Dear Friends,

I have two brothers. I haven’t seen either of my brothers in years, but I imagine they are as I remember– kind, funny, generous, handsome, sappy, slightly irritating, intelligent, dependable. My brothers are five and twelve years older than me, and were just as big brothers should be– protective, caring, impatient and tough. They both now have families of their own, and countries, lifestyles and interests have distanced us, but when I think of good, beautiful men, I think of my brothers.

We left Kingston when I was eleven, thus my my brother M was 16. At 16, and he’d deny this, he loved Whitney Houston, as much as he loved Guns and Roses. He played on his high school’s soccer team, raced on the swim team, drew wonderful pictures, drove around in a blue Pinto (which he hated), and had a typical suburban life. As the only black boy in his high school of 2000 kids, as far as I knew, he faced no discrimination. On the weekends, he went to parties, dated some peppy girls, and was always with his two best friends– Andy and Bob. Only my brother can tell his story, but from what I saw, his life seemed great.

We were the black family in our neighborhood, and I remember my father telling my brother one day, not to get too close to a particular girl in the neighborhood, because she was sexually active, and he didn’t want any “problems.” One would think that my father meant he didn’t want my brother coming home saying that he was going to be a dad, but that’s not what my father intended at all. My father is explicit, so no one ever had to guess what he means. He said, “Don’t forget you’re black, and if something goes wrong, you’re at fault.” My brother was outraged, perhaps for a myriad of reasons: a) Color was never an issue for him, and now he was reduced to being “a black boy” b) He wasn’t interested in that girl sexually. c) My father may have been brash in his delivery. (Perhaps, wasn’t outraged, and only my memory of the night gives him that feeling.)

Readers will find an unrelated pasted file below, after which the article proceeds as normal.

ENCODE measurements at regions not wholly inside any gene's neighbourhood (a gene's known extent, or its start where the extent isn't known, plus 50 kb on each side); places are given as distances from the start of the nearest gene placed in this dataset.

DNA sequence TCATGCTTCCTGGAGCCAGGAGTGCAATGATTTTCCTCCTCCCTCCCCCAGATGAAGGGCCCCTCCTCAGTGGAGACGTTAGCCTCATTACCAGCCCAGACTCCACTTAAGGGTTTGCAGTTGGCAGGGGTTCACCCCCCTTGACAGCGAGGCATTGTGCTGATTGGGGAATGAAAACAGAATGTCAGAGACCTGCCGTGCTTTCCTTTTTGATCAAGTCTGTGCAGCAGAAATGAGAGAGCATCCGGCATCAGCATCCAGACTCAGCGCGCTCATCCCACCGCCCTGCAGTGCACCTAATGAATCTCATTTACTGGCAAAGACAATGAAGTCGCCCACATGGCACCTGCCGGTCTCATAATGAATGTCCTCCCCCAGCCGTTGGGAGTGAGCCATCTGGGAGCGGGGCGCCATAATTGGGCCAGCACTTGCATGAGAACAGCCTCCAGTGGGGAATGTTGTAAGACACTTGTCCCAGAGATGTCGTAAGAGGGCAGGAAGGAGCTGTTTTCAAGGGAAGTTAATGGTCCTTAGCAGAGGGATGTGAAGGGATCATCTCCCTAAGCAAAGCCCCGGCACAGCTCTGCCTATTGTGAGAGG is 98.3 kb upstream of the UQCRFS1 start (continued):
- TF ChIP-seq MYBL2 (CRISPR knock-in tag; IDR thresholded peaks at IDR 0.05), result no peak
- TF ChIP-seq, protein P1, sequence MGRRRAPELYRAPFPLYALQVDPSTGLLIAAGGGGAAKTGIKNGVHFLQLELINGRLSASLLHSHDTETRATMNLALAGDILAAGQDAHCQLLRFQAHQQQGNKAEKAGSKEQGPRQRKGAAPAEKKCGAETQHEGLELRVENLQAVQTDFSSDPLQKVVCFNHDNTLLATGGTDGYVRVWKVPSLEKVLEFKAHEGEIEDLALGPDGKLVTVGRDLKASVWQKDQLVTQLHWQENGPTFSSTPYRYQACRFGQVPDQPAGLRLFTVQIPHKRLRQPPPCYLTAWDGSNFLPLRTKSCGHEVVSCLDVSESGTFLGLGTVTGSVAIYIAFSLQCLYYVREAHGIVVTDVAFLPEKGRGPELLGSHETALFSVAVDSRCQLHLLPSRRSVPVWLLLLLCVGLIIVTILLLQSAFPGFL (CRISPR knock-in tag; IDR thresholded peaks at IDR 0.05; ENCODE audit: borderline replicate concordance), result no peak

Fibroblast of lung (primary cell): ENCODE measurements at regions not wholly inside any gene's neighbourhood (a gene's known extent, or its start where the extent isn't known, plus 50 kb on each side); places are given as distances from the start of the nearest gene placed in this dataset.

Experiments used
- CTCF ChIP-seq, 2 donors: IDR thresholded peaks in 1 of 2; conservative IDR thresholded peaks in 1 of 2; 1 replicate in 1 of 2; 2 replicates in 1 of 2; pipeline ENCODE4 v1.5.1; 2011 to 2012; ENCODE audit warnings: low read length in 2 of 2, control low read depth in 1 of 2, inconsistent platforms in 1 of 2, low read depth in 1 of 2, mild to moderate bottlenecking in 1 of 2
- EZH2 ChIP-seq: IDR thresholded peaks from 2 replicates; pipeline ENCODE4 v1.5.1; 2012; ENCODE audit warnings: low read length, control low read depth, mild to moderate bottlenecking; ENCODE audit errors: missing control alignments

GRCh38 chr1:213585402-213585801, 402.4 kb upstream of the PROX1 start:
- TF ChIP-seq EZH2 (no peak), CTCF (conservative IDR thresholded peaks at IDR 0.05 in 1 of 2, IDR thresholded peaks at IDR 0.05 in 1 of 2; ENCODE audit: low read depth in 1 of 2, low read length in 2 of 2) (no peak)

Growing up in Kingston, we were never called to examine our race, our blacknesss– there was no need. Everyone in school, on the street, in the neighborhood, at church, in the country, were varying degrees of blackness, brown-ness, and cream-ness. We could be ourselves, just a child, just a person. You never know the feeling of such a warm embrace until you leave it in the autumn. It was surprising to me that my father would give my brother such an admonition in the nineties– after all, it wasn’t the 60s in the South, right?

In the U.S, there have been such a spate of racially motivated incidents that they have pricked something in my consciousness. I can’t say that I never cry, but do so so rarely that it takes me aback when it happens. I’m not sure what was tapped in me today, but when I watched the video of UVA student, Martese Johnson, on the ground, being rough-housed by two cops, it broke my heart. This happens every day, and when these incidents happen, I think of my brothers and all the other wonderful men that I know, and the ones I don’t, and think, “Why is this still happening in 2015?” Being a Black man in America in 2015, despite definite changes, still seems to be a reason to watch your step.